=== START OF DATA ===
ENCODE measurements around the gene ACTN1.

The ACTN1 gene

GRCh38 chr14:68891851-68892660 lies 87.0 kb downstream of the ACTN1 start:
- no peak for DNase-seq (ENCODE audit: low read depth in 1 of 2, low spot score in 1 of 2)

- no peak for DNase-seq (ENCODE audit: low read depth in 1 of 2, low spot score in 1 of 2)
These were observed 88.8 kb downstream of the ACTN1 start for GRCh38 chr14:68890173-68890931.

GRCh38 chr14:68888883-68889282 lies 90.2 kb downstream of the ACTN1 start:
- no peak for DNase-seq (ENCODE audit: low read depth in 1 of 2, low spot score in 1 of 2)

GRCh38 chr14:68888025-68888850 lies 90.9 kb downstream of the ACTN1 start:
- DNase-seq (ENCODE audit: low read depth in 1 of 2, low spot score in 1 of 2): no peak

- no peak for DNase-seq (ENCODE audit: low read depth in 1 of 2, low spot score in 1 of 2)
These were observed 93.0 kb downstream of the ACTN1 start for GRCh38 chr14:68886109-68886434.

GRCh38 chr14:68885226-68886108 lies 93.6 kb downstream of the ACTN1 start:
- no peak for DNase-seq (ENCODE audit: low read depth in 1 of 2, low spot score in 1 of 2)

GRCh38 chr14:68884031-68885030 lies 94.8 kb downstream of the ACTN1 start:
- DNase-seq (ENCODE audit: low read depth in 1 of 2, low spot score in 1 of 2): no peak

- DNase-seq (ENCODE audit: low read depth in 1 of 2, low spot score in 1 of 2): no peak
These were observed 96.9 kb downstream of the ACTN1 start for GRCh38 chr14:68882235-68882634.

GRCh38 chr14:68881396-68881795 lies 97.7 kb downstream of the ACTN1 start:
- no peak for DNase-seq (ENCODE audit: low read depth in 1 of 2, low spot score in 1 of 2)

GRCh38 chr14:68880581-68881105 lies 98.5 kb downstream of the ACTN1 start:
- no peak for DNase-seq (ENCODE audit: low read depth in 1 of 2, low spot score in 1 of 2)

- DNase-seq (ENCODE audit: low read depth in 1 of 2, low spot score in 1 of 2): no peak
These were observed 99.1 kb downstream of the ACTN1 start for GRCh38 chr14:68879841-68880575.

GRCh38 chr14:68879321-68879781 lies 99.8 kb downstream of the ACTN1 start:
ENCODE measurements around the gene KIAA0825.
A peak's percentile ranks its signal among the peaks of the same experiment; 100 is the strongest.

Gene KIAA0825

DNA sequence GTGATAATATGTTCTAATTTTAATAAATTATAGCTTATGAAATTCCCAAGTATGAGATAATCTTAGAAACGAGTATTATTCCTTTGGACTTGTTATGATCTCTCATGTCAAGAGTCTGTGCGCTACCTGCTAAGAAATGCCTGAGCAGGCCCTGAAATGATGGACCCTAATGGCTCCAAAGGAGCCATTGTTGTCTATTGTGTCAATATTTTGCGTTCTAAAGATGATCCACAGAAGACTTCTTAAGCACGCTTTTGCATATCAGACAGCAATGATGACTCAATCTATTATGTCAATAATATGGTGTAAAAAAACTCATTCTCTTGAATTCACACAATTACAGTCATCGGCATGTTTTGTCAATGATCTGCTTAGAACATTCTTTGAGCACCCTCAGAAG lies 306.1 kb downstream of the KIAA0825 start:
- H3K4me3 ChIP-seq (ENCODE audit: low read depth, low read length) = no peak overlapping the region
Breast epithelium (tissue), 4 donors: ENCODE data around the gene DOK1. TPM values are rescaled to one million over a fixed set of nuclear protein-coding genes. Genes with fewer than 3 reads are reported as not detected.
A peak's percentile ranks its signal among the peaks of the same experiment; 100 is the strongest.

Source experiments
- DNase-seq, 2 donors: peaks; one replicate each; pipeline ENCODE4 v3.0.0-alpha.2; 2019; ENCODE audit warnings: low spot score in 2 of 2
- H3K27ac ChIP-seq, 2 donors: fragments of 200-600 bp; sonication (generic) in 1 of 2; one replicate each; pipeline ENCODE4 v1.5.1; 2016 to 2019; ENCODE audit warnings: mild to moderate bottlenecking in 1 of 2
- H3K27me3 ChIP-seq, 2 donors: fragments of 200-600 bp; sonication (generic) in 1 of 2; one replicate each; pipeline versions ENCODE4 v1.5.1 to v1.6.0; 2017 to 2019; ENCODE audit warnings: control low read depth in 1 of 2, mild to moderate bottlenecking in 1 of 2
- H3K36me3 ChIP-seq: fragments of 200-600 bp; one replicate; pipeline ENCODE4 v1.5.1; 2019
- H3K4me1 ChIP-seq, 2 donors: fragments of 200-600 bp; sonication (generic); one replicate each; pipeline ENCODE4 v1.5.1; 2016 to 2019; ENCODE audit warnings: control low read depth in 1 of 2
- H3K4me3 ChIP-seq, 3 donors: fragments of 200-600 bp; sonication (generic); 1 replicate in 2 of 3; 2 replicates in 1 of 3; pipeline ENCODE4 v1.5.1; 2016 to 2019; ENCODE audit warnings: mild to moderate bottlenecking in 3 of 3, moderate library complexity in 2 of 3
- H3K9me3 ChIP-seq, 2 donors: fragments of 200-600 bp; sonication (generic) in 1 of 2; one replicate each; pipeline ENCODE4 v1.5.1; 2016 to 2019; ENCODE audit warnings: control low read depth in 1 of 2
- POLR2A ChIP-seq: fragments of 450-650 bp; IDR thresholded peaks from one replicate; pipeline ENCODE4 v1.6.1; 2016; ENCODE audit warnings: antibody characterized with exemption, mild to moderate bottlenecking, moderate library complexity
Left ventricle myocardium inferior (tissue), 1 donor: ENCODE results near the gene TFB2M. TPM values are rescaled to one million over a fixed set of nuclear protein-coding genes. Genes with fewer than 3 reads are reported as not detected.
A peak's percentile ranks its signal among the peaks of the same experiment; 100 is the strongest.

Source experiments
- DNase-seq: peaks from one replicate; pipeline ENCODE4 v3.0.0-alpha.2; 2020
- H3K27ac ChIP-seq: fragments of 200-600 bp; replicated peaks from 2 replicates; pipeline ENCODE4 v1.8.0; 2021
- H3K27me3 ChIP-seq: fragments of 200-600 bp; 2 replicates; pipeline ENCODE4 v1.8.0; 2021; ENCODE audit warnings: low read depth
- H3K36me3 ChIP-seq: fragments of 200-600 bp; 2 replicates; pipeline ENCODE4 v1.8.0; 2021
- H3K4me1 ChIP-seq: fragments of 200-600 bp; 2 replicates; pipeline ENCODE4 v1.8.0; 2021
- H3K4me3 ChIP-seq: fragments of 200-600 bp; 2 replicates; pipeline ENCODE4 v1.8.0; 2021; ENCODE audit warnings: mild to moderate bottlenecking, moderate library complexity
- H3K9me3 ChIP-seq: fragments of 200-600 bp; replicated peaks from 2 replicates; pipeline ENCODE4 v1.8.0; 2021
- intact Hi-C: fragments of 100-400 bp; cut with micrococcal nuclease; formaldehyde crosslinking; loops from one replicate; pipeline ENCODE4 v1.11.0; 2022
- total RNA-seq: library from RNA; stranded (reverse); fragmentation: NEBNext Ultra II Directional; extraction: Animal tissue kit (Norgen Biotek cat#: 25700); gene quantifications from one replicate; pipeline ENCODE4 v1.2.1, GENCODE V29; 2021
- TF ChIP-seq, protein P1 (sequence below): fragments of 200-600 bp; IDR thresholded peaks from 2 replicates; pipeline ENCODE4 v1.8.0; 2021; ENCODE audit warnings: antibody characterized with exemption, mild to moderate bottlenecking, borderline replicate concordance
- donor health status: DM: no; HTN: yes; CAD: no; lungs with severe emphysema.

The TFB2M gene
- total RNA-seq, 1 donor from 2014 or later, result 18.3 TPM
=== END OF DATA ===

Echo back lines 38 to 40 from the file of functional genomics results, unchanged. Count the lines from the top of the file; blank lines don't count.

- H3K4me1 ChIP-seq, 2 donors: fragments of 200-600 bp; sonication (generic); one replicate each; pipeline ENCODE4 v1.5.1; 2016 to 2019; ENCODE audit warnings: control low read depth in 1 of 2
- H3K4me3 ChIP-seq, 3 donors: fragments of 200-600 bp; sonication (generic); 1 replicate in 2 of 3; 2 replicates in 1 of 3; pipeline ENCODE4 v1.5.1; 2016 to 2019; ENCODE audit warnings: mild to moderate bottlenecking in 3 of 3, moderate library complexity in 2 of 3
- H3K9me3 ChIP-seq, 2 donors: fragments of 200-600 bp; sonication (generic) in 1 of 2; one replicate each; pipeline ENCODE4 v1.5.1; 2016 to 2019; ENCODE audit warnings: control low read depth in 1 of 2